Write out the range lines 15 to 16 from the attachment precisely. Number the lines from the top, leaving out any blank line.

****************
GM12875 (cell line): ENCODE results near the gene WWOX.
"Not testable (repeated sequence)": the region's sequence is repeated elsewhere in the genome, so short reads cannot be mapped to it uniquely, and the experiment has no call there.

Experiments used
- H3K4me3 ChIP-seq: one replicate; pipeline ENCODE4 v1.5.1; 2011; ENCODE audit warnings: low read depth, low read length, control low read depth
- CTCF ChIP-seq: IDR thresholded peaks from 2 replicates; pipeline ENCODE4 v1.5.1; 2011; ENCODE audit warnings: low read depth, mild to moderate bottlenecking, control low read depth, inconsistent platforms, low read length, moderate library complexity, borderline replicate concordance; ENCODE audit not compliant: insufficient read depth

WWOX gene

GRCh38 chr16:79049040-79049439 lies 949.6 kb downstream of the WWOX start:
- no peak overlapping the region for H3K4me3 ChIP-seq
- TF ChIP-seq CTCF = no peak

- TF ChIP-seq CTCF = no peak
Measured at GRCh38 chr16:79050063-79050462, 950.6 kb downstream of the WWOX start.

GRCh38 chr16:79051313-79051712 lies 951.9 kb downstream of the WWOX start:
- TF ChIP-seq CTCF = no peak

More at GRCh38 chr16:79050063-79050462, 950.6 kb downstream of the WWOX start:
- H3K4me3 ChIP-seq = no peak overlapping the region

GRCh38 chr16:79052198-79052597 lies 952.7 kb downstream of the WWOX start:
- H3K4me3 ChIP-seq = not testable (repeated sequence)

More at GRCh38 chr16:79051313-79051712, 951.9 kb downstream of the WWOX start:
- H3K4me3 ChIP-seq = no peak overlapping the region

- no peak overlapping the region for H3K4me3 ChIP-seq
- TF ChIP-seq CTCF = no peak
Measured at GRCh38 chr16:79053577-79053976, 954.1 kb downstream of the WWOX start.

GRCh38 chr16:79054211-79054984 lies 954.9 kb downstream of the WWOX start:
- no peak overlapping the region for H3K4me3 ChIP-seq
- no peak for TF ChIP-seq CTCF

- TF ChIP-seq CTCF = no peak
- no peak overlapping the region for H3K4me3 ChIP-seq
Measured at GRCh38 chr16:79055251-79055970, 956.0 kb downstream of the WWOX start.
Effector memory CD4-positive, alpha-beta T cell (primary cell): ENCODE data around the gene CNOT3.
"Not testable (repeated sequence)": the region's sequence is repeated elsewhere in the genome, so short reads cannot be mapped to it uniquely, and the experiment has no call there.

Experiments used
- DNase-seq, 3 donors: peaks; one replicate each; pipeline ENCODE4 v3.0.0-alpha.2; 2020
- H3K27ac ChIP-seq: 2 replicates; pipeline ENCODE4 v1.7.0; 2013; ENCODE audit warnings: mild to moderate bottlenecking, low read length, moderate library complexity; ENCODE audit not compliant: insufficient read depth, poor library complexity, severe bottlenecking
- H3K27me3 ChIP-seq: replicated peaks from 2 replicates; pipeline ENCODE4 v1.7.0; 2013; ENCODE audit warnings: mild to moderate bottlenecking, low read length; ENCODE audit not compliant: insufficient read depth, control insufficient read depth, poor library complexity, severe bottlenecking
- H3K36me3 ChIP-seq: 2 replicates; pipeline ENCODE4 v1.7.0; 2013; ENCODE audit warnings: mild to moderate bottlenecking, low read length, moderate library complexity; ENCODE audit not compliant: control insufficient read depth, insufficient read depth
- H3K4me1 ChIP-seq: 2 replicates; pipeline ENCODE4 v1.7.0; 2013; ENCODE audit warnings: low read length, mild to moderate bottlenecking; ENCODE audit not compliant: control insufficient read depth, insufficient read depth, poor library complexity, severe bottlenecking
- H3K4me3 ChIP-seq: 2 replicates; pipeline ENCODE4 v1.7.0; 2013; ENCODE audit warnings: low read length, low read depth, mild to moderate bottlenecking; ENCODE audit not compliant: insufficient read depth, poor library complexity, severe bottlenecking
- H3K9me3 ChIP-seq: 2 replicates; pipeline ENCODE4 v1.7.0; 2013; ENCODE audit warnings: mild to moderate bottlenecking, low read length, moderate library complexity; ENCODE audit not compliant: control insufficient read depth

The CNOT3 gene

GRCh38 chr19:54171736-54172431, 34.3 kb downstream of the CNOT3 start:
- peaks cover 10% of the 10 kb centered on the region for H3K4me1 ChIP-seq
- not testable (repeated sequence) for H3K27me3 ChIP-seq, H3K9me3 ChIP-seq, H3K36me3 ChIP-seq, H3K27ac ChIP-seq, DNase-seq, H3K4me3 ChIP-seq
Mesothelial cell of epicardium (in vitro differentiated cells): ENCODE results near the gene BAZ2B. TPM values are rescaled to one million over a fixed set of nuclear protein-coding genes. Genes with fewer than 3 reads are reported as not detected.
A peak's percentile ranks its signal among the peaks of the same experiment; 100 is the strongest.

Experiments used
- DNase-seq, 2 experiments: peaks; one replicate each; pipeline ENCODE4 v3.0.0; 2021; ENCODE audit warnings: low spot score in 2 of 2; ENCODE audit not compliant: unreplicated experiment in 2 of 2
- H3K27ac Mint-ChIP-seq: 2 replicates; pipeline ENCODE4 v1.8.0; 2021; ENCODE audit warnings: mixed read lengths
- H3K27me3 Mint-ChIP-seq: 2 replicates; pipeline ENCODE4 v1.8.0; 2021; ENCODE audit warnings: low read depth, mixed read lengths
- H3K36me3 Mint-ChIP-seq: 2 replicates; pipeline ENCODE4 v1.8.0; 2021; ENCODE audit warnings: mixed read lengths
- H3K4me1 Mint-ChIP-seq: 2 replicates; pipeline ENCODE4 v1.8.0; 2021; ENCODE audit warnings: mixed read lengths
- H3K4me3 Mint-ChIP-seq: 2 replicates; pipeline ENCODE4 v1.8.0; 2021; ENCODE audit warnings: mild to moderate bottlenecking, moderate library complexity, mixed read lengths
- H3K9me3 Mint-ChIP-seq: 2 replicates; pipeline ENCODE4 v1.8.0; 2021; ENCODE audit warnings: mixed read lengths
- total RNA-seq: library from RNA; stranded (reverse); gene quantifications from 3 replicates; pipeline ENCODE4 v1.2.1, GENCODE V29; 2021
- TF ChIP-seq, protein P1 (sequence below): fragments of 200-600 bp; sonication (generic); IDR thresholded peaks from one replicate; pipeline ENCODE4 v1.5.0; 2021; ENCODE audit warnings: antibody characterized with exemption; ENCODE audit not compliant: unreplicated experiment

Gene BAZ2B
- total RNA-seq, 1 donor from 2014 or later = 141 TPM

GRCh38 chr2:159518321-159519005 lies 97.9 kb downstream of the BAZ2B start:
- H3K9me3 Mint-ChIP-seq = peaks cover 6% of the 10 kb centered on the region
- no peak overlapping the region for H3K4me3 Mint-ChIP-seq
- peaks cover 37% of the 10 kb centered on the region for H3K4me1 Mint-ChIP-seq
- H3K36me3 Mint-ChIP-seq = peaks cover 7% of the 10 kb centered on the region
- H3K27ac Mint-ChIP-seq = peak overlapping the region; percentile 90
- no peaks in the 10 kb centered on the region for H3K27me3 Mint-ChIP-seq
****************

- H3K4me3 ChIP-seq = no peak overlapping the region

GRCh38 chr16:79052198-79052597 lies 952.7 kb downstream of the WWOX start: